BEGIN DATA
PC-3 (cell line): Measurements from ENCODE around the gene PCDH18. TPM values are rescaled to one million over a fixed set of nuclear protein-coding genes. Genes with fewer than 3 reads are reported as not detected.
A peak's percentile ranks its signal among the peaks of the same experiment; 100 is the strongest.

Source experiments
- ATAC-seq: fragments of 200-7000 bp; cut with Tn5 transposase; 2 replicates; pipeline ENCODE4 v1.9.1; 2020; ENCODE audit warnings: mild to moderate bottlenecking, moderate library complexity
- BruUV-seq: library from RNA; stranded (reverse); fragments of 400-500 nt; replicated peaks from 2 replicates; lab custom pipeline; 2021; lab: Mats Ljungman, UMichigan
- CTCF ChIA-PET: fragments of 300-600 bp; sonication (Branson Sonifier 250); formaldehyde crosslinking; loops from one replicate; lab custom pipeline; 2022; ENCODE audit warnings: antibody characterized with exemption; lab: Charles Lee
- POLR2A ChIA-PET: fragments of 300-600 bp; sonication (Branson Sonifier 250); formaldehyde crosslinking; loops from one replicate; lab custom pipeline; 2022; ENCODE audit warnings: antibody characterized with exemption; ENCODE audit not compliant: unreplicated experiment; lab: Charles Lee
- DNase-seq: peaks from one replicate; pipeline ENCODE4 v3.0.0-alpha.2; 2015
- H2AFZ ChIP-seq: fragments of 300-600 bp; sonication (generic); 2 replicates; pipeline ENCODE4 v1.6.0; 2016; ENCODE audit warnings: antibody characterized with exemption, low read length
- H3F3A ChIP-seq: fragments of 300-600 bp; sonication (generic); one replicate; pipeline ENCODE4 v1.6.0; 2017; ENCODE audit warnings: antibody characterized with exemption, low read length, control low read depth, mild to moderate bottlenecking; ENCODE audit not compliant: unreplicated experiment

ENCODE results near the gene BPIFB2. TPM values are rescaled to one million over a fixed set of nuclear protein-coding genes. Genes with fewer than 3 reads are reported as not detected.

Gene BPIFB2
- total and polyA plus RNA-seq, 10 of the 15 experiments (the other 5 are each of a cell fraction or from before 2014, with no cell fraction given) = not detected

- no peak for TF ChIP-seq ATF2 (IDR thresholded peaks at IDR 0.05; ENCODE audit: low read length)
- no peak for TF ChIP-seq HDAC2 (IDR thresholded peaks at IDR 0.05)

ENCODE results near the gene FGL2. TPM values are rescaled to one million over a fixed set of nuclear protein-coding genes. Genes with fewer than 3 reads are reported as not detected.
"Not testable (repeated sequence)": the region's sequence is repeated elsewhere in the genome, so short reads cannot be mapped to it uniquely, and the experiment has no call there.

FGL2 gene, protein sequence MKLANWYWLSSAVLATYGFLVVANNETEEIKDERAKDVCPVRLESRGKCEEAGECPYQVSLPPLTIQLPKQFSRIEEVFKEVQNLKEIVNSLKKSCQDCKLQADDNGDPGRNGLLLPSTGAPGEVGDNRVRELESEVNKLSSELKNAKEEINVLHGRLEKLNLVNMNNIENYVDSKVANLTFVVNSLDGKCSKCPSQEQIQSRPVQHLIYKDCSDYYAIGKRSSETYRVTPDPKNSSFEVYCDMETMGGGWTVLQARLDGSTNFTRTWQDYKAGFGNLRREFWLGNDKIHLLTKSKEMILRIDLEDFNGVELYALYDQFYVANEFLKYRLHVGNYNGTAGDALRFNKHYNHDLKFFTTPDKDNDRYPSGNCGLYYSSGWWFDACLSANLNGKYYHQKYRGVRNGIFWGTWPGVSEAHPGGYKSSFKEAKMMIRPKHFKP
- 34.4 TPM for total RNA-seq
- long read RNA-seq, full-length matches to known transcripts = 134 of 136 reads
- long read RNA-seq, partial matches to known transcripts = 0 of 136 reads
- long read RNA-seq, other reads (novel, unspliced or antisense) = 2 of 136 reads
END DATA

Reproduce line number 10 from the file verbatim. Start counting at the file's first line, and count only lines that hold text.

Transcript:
- H3F3A ChIP-seq: fragments of 300-600 bp; sonication (generic); one replicate; pipeline ENCODE4 v1.6.0; 2017; ENCODE audit warnings: antibody characterized with exemption, low read length, control low read depth, mild to moderate bottlenecking; ENCODE audit not compliant: unreplicated experiment